Interpreting the Bible by A. Berkeley Mickelsen

By A. Berkeley Mickelsen

A big paintings in hermeneutics that's complete with no being complicated. Mickelsen covers all facets of the elemental rules for studying Scripture, contemplating new matters, crucial tools,and confirmed concepts.

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In contrast the Scriptures simply assert the event-“He is risen” (Matt. 28:6; Mark 16:6). But usually the notice of the event is either directly interpreted or occurs in a context of such interpretation-“. . to those trusting in the One who’ raised up Jesus our Lord from the dead, who was handed over for the sake of our trespasses, and he was raised for the sake of our acquittal [or justification]” (Rom. 4:24-25). But why should such interpretation militate against the historicity [Historie] of the event?

42-43. , pp. 99-100. , pp. 104-05, 111. ~” This new work was entitled: Thcologiscltes lV/iirtcrbzlch turn A’CIICIZ T c s t n m e n t . V o l u m e I apl~earetl in 1932-33. Volume II was published in 1935. Volume III appeared in 1938 while Volume IV came off the press in the midst of World \Var II in 1942. In 1946 Gerhard Kittel died. Gerhard Fried:ich took his place. Volume V was published in 1954 and Volume VI was completed in 1959. Words which have theological significance are presented alphabetically.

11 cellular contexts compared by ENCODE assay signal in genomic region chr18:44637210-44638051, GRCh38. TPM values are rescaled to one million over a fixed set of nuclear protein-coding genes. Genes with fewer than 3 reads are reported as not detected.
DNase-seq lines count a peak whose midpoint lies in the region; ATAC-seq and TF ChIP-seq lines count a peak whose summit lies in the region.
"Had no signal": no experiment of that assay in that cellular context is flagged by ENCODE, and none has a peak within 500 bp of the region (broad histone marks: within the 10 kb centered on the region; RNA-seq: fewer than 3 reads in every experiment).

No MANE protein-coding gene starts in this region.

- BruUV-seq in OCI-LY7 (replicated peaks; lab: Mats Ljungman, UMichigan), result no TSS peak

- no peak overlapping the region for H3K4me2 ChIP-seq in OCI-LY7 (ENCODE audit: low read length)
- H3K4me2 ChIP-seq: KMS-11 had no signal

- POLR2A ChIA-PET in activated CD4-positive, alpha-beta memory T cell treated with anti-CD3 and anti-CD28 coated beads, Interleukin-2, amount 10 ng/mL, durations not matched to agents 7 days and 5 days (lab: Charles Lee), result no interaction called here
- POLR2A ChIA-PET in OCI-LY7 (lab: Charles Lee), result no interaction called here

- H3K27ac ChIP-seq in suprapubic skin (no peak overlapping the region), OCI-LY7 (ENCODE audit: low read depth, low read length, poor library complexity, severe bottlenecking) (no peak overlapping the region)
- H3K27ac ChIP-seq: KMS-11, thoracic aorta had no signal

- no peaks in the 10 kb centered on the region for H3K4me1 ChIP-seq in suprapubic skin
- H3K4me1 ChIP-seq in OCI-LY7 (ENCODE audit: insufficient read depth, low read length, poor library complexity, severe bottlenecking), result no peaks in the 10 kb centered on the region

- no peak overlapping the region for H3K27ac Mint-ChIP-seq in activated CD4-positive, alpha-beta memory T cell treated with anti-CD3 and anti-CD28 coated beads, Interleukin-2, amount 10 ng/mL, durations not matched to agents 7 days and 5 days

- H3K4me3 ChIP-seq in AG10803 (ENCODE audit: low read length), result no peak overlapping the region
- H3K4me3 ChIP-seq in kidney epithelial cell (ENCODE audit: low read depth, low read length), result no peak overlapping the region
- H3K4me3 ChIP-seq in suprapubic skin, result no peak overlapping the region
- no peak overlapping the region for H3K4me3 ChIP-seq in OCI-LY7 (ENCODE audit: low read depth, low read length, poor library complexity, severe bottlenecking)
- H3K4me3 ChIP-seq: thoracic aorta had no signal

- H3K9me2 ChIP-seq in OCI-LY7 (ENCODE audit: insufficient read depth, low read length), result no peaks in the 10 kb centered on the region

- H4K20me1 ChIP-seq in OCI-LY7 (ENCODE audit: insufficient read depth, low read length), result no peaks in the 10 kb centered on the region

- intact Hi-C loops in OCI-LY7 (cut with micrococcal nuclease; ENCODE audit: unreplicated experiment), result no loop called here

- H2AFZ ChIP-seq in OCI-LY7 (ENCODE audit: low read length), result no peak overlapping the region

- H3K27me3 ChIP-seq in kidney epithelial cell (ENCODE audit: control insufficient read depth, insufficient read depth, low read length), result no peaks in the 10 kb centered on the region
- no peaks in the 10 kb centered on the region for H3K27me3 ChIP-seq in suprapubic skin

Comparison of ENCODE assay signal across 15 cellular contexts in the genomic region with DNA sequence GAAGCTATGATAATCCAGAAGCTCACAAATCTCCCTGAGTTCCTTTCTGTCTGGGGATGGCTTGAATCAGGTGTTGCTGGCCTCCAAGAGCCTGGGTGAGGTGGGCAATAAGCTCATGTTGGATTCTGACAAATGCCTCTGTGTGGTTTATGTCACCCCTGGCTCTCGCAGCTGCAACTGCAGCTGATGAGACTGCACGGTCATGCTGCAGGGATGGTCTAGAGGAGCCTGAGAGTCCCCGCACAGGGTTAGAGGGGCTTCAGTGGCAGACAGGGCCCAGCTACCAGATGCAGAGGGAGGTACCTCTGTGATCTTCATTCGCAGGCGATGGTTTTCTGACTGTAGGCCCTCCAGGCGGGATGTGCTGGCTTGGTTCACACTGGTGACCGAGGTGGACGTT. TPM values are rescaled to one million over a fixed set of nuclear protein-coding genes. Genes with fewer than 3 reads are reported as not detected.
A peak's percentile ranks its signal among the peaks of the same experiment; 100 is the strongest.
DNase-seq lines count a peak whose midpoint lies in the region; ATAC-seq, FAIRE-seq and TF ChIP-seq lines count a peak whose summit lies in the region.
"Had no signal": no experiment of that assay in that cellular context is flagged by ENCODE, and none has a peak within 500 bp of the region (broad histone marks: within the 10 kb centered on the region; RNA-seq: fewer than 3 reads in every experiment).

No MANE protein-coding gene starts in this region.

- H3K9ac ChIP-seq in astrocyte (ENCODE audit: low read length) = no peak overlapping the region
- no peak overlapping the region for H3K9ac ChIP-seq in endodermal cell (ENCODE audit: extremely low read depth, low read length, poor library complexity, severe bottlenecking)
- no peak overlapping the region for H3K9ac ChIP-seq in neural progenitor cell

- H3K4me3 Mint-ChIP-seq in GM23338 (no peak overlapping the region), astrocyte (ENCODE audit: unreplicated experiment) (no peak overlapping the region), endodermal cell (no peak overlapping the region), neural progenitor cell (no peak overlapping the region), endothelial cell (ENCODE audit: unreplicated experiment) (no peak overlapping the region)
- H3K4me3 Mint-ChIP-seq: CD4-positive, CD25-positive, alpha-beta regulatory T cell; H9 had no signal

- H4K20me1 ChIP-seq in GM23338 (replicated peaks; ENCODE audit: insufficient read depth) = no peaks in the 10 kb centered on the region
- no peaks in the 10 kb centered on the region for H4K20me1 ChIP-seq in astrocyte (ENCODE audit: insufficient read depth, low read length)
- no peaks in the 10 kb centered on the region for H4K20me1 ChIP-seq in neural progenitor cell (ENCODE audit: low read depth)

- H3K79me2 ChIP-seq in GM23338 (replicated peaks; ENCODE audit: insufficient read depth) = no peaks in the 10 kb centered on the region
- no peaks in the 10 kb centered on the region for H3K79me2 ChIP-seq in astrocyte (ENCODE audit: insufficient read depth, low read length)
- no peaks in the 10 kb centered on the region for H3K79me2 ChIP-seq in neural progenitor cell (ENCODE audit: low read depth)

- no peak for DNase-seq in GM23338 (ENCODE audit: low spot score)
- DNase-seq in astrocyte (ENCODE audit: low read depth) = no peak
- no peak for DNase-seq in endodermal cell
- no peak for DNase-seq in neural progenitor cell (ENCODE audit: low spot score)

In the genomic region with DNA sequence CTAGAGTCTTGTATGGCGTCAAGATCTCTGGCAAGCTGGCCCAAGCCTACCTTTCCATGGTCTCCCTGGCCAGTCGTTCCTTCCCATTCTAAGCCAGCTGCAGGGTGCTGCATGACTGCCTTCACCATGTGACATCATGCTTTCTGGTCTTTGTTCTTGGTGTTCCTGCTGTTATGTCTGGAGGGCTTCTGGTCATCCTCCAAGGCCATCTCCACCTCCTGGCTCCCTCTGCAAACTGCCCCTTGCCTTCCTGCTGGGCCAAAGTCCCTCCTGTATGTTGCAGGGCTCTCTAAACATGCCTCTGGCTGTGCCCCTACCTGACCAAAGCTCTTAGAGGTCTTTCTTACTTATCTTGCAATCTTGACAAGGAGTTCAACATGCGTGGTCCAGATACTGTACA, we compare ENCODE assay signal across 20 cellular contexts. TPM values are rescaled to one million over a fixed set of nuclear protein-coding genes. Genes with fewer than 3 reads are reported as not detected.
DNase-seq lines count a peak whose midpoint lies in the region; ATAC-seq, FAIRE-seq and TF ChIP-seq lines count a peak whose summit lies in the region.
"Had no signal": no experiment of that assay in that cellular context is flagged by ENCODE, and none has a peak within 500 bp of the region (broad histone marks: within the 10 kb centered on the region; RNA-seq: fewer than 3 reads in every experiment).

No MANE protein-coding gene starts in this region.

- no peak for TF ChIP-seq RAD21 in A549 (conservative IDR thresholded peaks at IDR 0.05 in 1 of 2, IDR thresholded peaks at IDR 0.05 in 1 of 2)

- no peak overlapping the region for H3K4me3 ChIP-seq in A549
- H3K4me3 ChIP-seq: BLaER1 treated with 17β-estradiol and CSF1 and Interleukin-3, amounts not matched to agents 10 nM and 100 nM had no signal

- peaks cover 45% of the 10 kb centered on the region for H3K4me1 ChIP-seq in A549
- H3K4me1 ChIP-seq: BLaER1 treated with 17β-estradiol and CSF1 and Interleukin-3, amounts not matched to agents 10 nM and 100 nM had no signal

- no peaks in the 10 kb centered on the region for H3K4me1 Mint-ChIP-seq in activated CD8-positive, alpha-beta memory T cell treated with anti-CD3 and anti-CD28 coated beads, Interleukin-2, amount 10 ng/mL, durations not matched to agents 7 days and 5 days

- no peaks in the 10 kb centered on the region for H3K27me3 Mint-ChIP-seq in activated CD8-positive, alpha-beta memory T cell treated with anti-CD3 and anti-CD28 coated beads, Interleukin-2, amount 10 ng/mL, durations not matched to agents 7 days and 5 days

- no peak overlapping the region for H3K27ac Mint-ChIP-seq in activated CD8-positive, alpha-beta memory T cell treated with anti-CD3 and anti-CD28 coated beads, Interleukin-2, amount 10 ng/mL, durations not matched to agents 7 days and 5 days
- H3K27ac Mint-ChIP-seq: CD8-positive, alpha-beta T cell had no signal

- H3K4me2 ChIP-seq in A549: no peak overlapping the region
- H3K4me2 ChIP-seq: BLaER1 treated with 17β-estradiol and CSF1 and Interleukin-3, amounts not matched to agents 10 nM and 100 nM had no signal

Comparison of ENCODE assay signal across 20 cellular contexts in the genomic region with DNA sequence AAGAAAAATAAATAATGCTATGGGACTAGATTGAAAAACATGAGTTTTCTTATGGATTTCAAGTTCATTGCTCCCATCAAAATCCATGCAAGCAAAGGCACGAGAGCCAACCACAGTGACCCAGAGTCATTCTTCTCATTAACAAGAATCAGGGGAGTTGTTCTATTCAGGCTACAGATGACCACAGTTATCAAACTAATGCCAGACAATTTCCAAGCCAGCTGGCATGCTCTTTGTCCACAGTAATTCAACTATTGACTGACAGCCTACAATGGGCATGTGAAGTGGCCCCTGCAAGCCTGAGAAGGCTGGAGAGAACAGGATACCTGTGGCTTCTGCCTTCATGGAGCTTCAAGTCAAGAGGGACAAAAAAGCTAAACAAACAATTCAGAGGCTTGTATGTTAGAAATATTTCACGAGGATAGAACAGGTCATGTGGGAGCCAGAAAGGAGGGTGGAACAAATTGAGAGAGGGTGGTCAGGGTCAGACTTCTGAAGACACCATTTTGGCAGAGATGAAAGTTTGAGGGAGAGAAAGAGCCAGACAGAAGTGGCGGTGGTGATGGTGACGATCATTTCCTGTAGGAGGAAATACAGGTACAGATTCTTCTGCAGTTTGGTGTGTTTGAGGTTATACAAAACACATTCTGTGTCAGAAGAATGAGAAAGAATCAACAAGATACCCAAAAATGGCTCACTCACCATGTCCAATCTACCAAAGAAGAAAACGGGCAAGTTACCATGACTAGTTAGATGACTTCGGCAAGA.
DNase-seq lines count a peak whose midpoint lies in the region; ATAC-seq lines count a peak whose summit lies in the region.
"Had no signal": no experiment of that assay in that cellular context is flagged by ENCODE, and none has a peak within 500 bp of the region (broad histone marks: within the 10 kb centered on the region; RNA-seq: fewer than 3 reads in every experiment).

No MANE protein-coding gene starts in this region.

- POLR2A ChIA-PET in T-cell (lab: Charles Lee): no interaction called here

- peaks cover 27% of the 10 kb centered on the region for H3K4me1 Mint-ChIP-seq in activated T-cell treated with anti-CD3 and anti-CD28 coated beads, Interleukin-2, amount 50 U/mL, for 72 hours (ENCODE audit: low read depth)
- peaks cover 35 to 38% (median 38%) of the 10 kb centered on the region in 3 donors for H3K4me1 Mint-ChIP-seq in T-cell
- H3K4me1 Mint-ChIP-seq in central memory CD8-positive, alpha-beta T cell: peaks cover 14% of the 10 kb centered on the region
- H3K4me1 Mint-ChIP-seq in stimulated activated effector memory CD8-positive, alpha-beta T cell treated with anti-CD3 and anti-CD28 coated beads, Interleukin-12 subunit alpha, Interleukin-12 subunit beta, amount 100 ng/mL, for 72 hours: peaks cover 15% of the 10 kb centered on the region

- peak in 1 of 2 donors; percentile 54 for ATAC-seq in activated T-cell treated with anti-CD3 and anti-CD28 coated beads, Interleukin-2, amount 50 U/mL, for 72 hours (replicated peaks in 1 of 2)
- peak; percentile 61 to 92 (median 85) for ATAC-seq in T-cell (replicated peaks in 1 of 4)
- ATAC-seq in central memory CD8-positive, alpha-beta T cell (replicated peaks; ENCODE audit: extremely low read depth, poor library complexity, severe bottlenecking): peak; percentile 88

It is true that this involvement may bring a wrong kind of subjectivity-that is, the interpreter may pretend to be clarifying the idea of Paul or John when in reality he is setting forth his own idea. N O p r o cedure could be more erroneous. Yet we cannot escape subjectivity in our interpretation of the Bible. An interpreter brings to bear upon the text all that he is, all that he knows, and even 23Smart, op. , pp. 172, 173. , p. 173. CRUCML ISSLlES all that he wants to become. It will help IIS just to be aware that this is so.

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